Reading the Guardian's short blurb on the matter, however, I'm struck more by the last paragraph than any of their comments on the nature of eBook annotations:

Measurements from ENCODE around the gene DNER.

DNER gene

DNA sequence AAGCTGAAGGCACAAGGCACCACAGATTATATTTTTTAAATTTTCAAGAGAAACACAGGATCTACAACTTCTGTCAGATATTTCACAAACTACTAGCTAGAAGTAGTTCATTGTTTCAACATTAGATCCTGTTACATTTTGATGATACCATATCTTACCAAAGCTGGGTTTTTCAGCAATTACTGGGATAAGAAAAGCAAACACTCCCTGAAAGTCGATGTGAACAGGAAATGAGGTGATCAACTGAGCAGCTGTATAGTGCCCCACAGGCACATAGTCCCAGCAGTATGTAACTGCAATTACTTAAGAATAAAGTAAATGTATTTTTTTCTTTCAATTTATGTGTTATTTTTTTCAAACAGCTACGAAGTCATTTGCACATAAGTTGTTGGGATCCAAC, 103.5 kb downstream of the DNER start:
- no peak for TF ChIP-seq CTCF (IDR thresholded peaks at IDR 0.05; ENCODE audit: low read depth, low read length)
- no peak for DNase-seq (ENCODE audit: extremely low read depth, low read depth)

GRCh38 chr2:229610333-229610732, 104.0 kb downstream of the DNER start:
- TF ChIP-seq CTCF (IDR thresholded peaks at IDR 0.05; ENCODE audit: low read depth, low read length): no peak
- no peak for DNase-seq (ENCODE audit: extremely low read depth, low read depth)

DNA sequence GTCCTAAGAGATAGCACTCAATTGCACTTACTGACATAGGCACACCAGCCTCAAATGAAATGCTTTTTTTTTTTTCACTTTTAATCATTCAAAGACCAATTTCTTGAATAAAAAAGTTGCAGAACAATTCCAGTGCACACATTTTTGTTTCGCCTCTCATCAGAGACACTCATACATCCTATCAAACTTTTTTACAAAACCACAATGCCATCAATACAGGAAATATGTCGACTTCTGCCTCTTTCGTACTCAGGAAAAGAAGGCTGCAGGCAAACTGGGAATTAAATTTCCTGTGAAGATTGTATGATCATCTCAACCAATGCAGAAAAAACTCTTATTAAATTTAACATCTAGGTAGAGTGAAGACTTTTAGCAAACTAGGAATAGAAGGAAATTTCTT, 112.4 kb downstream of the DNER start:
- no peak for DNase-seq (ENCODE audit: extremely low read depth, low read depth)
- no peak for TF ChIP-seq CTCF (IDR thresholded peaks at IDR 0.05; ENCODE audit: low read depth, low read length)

In response, several publishers have sought to restrict the way their books can be annotated. The Kindle, for example, allows the publisher to limit how much of a book can be shared online, to allay fears of piracy. While it's just about possible to imagine texts being reassembled this way, the more likely result is to frustrate assiduous ebook annotators. Whether the coming years will see a new efflorescence of marginalia – or a readers' revolt over fair use – remains to be seen.I'm not sure what to make of that. As I do not own a Kindle, I'm not always up-to-speed on the latest shenanigans, however I find it hard to believe that publishers are honestly concerned about how much a reader can annotate a book they paid for. The chutzpah would be astounding. While the background concern is semi-legitimate, if publishers have indeed taken these steps (and I'm not entirely sure that this is a "thing", as no source is mentioned in the article and I don't recall coming across this tidbit anywhere else...) then our situation is worse than I thought... and I've been pretty pessimistic until now.